UK nationals wanting to return to live in Britain with their EU partners have until the end of March 2022 before the bar for being granted a spousal visa will be significantly raised. That deadline is fixed and will not be extended, the minister confirmed on Wednesday.
“If they want to apply, it’s important that they apply before the deadline,” she told The Local.
“Close family members of UK nationals who return from living in the EU by the 29th of March next year can apply to the EU Settlement Scheme as long as that relationship existed before exit day,” said the minister.
“It’s also worth remembering that family members of individuals from the EU, from Switzerland, Norway, Iceland, or Lichtenstein, as well as the families of British citizens may also be eligible to apply for a family permit under the EU Settlement Scheme, which will make it easier to travel with a family member to the UK.”
Some EU-British couples, however, are already experiencing problems having their right to live together in the UK recognised, with reports coming out that the Home Office has denied some applications on seemingly flimsy or technical grounds.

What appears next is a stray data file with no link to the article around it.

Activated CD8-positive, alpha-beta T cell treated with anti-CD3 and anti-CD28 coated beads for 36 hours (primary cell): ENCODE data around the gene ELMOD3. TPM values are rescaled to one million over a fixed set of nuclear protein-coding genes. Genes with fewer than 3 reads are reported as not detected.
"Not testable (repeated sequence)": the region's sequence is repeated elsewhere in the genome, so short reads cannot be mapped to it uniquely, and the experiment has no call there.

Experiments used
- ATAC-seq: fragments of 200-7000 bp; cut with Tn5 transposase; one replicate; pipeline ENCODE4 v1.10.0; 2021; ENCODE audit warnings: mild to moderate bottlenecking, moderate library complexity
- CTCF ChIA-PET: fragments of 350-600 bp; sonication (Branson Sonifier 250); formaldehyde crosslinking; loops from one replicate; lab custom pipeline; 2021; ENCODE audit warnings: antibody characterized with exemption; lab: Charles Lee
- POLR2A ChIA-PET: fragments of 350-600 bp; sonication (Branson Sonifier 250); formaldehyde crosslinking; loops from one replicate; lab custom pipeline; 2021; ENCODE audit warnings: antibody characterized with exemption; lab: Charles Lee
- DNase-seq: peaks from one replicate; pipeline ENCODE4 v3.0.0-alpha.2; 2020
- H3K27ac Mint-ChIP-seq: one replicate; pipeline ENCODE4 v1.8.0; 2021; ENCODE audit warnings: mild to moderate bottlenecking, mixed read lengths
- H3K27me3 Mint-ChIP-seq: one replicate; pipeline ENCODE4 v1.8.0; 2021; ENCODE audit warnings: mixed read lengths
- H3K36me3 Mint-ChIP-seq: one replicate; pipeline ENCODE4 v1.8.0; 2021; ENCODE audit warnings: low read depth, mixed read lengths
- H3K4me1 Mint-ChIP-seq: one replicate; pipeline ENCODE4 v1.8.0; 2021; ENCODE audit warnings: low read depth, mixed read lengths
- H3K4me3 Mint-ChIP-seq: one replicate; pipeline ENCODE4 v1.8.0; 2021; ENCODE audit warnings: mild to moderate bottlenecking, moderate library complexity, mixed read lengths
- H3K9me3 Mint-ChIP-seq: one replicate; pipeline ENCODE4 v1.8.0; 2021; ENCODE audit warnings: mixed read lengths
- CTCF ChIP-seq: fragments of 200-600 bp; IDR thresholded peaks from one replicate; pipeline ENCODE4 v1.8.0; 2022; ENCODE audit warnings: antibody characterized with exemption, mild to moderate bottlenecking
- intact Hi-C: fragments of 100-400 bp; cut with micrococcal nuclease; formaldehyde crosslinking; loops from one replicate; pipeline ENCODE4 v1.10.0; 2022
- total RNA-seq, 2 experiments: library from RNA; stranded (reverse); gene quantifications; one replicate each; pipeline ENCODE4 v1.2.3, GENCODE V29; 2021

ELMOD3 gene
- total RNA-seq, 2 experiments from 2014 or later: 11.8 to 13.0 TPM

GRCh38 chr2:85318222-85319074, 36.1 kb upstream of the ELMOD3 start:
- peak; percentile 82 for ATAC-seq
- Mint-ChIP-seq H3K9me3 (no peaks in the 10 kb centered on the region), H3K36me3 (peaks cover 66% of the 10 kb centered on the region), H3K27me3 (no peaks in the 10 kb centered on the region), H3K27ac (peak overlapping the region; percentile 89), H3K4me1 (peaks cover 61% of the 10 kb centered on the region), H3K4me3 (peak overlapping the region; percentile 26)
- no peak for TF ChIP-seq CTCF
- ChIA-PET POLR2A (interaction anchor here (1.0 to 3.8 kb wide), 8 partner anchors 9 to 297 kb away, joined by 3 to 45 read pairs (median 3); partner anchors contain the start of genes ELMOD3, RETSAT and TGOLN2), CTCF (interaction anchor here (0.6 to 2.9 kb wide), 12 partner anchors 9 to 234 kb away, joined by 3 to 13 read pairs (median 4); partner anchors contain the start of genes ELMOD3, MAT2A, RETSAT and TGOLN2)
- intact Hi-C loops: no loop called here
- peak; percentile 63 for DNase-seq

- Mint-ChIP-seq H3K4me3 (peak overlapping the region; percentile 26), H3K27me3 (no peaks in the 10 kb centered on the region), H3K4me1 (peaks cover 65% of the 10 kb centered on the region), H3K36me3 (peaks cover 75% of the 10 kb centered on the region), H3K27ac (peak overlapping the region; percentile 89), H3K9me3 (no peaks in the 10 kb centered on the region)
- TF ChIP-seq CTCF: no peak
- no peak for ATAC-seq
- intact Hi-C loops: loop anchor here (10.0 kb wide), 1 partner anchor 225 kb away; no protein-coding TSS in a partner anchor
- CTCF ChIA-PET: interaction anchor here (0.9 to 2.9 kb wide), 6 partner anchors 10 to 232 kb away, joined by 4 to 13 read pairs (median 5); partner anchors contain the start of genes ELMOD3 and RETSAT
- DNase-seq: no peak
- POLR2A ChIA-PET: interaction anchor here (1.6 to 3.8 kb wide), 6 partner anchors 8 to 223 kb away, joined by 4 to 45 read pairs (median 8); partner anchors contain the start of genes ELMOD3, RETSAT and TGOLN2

“The fundamental thing here is that British citizens can return to the UK at any time. And it’s important that we remember that,” the minister said when asked about this issue.
In case you were wondering.
For British-Italian couples in Italy experiencing problem, “the first port of call should be our team here in the embassy; it may be that they then need to be signposted if it’s a Home Office issue,” said the minister.
“The Home Office has made a whole range of advice available online, and can also be contacted by telephone and by email.”
See The Local’s ‘Dealing with Brexit‘ section for the latest news and updates.